If you’re wondering how much house can I afford in Denver?, you’re not alone!
The Denver market has been hot for years now, with no sign of cooling. Today’s buyers have the opportunity to jump on the Denver real estate train while property values are still climbing.
Of course before you jump, you need to know exactly how much house you can afford in this hot Denver market.
So to help you answer that burning question, we have a list of the costs (both upfront and ongoing) that you’ll need to factor into your buying decision.
The first thing to consider when asking yourself how much house can I afford? is the upfront costs associated with buying a home. It’s crucial to make sure you have enough in savings to cover the upfront investment.
The down payment is typically the buyer’s largest upfront expense. The standard down payment with a conventional loan is 20% of the purchase price. But you may be able to get an FHA loan with as little as 3.5% down. Veterans may even be able to get a VA loan with 0% down!
There are even down payment assistance and grant programs like the Home.Made Simple. ™ program for qualified home buyers that can cover most of, if not all of your down payment
Consider all your loan options from a Denver mortgage company like US Mortgages to find the loan with the down payment structure that will work best for you..
Closing costs include line items like loan origination fees, the property appraisal, a property survey, the pest inspection, and courier services. Closing costs in Colorado typically equal somewhere between 3% and 5% of the purchase price.
Urgent Repairs and Renovations
You’ll also want to make sure you have money available for any time-sensitive repairs and renovations to the property. The good news is that this cost could be $0 if you find a home with no urgent needs.
And don’t forget about moving costs. It may not be a huge expense, but buyers generally underestimate moving costs, and sometimes forget to budget for them completely.
After that initial investment, you’ll need to have sufficient cash flow to cover the monthly expenses of homeownership.
Principal and Interest
The payments made to your lender to pay down your mortgage loan consist of the principal balance of the loan plus the interest. There are several factors that go into this principal-and-interest amount, including the full amount of the loan, the loan term, and the interest rate.
You can make your monthly payments more affordable by choosing a longer loan term. And you can greatly lower your interest rates, which will lower your payments, simply by having great credit.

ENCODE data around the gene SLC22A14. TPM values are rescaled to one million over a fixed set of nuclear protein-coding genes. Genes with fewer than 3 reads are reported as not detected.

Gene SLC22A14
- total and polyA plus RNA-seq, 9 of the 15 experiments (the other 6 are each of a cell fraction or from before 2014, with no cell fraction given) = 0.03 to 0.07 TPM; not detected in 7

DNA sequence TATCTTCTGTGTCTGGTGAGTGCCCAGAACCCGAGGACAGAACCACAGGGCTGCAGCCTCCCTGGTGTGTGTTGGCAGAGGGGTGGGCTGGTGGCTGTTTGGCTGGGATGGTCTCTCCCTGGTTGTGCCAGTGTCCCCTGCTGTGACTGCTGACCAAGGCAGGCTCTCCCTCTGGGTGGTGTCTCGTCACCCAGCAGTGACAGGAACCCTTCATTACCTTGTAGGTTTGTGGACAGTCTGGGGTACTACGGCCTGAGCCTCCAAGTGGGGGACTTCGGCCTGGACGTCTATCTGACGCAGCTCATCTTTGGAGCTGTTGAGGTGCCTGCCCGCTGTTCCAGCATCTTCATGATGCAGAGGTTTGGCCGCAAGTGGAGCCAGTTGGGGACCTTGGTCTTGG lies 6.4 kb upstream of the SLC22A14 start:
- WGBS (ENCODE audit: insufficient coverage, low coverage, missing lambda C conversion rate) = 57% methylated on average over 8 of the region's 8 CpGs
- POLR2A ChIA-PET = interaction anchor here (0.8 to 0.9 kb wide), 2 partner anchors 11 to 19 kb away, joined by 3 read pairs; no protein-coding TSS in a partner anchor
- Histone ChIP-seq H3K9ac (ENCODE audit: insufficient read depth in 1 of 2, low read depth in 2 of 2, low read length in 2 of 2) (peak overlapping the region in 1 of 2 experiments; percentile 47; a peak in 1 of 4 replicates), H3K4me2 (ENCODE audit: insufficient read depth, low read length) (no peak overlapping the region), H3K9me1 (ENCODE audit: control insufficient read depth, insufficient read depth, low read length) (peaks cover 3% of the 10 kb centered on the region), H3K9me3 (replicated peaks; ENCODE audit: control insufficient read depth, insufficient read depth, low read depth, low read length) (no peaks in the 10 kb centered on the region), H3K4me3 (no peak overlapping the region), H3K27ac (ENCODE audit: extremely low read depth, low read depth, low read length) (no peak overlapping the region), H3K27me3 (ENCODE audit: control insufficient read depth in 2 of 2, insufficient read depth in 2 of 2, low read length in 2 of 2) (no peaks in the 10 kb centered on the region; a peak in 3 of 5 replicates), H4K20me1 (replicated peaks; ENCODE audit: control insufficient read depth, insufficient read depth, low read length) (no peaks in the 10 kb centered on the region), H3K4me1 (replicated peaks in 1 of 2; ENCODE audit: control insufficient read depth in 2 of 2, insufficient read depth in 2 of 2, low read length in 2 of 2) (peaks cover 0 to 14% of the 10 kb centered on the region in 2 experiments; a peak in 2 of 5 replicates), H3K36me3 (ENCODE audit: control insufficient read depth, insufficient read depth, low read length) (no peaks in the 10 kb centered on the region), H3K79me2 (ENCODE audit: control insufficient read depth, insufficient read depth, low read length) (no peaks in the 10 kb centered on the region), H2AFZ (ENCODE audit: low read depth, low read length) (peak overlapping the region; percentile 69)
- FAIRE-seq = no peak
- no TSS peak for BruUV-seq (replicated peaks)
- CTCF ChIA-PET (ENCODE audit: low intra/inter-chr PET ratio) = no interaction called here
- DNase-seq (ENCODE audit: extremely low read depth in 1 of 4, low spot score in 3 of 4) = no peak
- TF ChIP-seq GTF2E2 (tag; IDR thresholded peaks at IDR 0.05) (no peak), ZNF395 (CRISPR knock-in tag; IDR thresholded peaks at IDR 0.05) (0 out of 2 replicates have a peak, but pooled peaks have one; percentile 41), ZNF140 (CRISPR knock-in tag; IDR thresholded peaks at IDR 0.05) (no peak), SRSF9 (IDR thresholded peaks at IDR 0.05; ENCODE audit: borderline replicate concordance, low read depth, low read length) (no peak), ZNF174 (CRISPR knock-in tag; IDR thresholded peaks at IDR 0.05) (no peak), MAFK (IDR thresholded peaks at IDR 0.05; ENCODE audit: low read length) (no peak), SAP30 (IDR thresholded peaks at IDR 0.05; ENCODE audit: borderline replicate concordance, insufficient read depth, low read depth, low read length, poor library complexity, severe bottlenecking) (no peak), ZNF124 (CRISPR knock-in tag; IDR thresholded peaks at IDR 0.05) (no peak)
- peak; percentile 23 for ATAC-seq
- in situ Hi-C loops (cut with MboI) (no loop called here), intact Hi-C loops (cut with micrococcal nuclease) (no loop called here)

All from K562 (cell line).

Property taxes are based on the value of each individual property. The county determines the full market value of your property, then applies an assessment percentage (7.20% for 2018) to determine the assessed value. Then a mill levy (77.134 mills for 2018) is applied to the assessed value to determine your property tax amount.
Colorado homeowners enjoy low property taxes compared to the rest of the country. The average homeowner in Denver County pays about $1,530/year ($127.50/month) in property taxes.
Denver mortgage companies often add your property taxes into your monthly mortgage payment. This allows you to pay your monthly property tax amount to your lender with your mortgage payment, then they can pay the property taxes on your behalf prior to the due date.
Homeowner’s insurance is always a smart investment, and it’s required by your lender while there is a mortgage on the property.
Colorado homeowners pay an average of $1,383/year ($115.25/month) on homeowner’s insurance premiums.
As with the property taxes, mortgage companies often add the homeowner’s insurance premiums into your monthly mortgage payments so they can make the payments on your behalf.
Homeowner’s Association (HOA) Dues
If your new home is in an HOA, you will need to pay dues. The dues vary greatly by development, depending on the amenities offered by the HOA, but a couple hundred dollars per month is common.
When you start house hunting, pay close attention to any HOA fees so you can factor them in when answering how much house can I afford?.
Private Mortgage Insurance (PMI)
PMI only applies if your down payment is less than 20%. PMI is a special insurance policy to offer added protection for your lender in exchange for them taking the risk in lending you such a large percentage of the property value.
The rates vary between about .2% and 2% depending on the amount of the down payment, loan term, and borrower’s credit score.
Don’t forget to budget for routine home care:
- Servicing heating and cooling systems
- Replacing appliances as needed
- Pest control
- Saving for larger expenses like replacing the roof, repainting the exterior, or repaving the driveway
A general rule of thumb is to set aside 5% of your monthly mortgage payment so you have money available to address home maintenance issues as they arise.
So How Much House Can I Afford?
The bottom line is that you don’t want to overextend yourself when buying a house. To truly enjoy your new home, you want to be able to comfortably afford it.
To see how much you can comfortably afford, multiply your gross monthly income (that’s pre-tax monthly income) by .31. The result is the maximum monthly amount you should spend on your total ongoing housing costs.
This way, your total housing costs will be less than 31% of your gross income, making your new home comfortably affordable.
If you’ve added up all your costs and you feel ready to buy your first home, or if you still aren’t sure how to make it happen, talk to US first.